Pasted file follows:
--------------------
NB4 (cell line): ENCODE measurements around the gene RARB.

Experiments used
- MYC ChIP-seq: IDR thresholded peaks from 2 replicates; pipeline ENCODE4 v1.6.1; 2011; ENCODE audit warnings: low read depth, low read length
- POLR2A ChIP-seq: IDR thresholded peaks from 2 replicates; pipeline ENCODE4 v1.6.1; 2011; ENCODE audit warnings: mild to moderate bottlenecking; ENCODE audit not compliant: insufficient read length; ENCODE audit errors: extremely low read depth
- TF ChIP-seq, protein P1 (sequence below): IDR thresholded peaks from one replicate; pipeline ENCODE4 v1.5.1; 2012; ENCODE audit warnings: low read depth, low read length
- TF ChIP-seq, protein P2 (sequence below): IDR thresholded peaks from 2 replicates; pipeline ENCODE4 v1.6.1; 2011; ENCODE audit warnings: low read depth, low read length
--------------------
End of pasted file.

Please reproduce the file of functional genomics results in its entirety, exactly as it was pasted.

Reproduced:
NB4 (cell line): ENCODE measurements around the gene RARB.

Experiments used
- MYC ChIP-seq: IDR thresholded peaks from 2 replicates; pipeline ENCODE4 v1.6.1; 2011; ENCODE audit warnings: low read depth, low read length
- POLR2A ChIP-seq: IDR thresholded peaks from 2 replicates; pipeline ENCODE4 v1.6.1; 2011; ENCODE audit warnings: mild to moderate bottlenecking; ENCODE audit not compliant: insufficient read length; ENCODE audit errors: extremely low read depth
- TF ChIP-seq, protein P1 (sequence below): IDR thresholded peaks from one replicate; pipeline ENCODE4 v1.5.1; 2012; ENCODE audit warnings: low read depth, low read length
- TF ChIP-seq, protein P2 (sequence below): IDR thresholded peaks from 2 replicates; pipeline ENCODE4 v1.6.1; 2011; ENCODE audit warnings: low read depth, low read length